This week, your challenge is to do the same. If you are unfamiliar with the history of belly dance, please use this week to educate yourself. Look up articles online. Talk to your teacher (maybe request a special class just on history?). If you don’t know anything about cultural appropriation, here is a good start (though it is not specifically about belly dance, and I find myself disagreeing with one point. Please see below for that point).

Use this week to go deeper into the meaning of your dance. Why do we wear bedlahs (what is a bedlah?!) or some dancers dance in heels and others don’t? Where did Tribal Fusion come from? Who, in your opinion, is the most important belly dancer of all time, or just of the modern age? What country (or countries) does your dance come from and why? What are the differences between the different styles of traditional belly dance?

All these questions are good starting points as a way to educate yourself about your dance. Even if you perform Tribal Fusion, you should know where the roots of your dance come from, and why you are using them.

If we join in the conversation about cultural appropriation and belly dance respectfully and knowledgeably, and help to politely and respectfully educate others, then maybe we can cut down on the number of hateful articles about belly dance, white belly dancers, and “this is not belly dance.”

Please keep in mind, too, that these challenges are only a week. A week is not enough time to fully educate yourself on any aspect of belly dance. The challenges are meant to be just that. A challenge. Can you do this in a week? Can you build a practice, one week at a time? They are meant to get you used to practicing (or researching) every day. So let’s do it! Every single day!

Happy researching!

Taking the challenge? Let everyone else know! Tweet it!

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Here’s my comment about the cultural appropriation article I linked. It is true that when cultural appropriation is pointed out that it is not meant to be personal. However, there have been too many times where I have seen that it has gotten personal. That is not okay. It is okay to say, “It’s wrong when [this dominant culture] appropriates [this other culture] by wearing [this object from the other culture].” That is a statement of fact. However, it is NOT okay to say, “These ugly, stupid, evil, insensitive [racial group], they have no idea what harm they are personally causing me because they are [wearing this object from my culture] or [doing this activity from my culture.]” Even if it is true (which it might be), insulting an entire racial or ethnic group is not helpful. When people do this, they come off as whiny victims who are petty and overly sensitive. I’m not saying that they are, but that is how they appear to others. It is okay to be angry. It is okay to point out when others are harming you or your culture. It is okay to ask people to stop. It is not okay to insult. You are shooting yourself in the foot if the first thing you do is insult an entire group of people (“sins of our enemies,” and all that, you know…)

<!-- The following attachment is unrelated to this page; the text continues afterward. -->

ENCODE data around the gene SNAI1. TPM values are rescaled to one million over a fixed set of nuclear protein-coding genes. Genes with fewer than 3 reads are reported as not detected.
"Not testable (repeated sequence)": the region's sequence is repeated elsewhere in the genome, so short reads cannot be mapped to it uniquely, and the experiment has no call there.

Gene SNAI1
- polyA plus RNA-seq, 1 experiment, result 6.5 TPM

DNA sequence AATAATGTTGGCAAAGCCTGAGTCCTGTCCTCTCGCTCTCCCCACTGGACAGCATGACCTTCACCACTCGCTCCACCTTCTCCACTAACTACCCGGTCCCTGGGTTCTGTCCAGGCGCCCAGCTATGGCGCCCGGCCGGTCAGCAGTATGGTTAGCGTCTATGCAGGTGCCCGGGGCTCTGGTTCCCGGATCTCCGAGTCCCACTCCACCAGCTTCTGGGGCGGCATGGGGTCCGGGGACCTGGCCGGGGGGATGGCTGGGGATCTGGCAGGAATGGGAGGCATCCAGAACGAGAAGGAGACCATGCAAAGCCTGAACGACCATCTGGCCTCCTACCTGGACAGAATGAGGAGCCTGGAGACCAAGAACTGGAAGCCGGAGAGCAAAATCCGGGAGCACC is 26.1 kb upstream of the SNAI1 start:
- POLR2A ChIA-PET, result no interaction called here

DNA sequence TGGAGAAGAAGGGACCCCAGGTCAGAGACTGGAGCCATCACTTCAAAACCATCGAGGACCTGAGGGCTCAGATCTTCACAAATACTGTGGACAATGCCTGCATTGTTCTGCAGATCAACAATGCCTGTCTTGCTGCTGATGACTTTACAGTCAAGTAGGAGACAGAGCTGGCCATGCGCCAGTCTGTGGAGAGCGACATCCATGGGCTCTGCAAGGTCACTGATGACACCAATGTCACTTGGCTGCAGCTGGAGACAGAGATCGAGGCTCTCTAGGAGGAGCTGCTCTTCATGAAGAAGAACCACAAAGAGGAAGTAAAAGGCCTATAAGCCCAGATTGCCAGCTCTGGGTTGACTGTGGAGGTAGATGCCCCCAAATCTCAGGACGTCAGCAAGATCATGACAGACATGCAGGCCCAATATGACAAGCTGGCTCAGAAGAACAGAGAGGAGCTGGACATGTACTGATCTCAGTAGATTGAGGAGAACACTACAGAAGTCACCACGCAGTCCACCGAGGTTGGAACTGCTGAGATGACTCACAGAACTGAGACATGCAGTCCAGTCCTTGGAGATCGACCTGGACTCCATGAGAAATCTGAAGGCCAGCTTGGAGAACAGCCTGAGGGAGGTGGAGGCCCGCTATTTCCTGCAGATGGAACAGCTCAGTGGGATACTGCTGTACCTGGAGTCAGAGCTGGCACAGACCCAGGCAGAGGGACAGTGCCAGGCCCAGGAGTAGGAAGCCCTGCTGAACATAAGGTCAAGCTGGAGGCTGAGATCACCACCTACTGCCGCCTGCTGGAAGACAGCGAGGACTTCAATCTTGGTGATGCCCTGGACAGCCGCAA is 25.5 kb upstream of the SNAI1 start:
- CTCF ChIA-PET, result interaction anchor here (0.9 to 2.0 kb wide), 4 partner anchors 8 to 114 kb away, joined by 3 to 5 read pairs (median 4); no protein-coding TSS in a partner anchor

I have, previously, been accused of derailing arguments by calling for rational discussion of controversial subjects. Fine. But unless and until we can all peaceably sit down and talk about things rationally, without insults, yelling, or the constant need to blame others or be victims, then nothing will change. Yes, anger is what makes things change by rattling cages and shocking people. But anger can be used without causing harm to others, and that is what I am calling for. When has insulting someone EVER changed their mind? Anyone? Examples?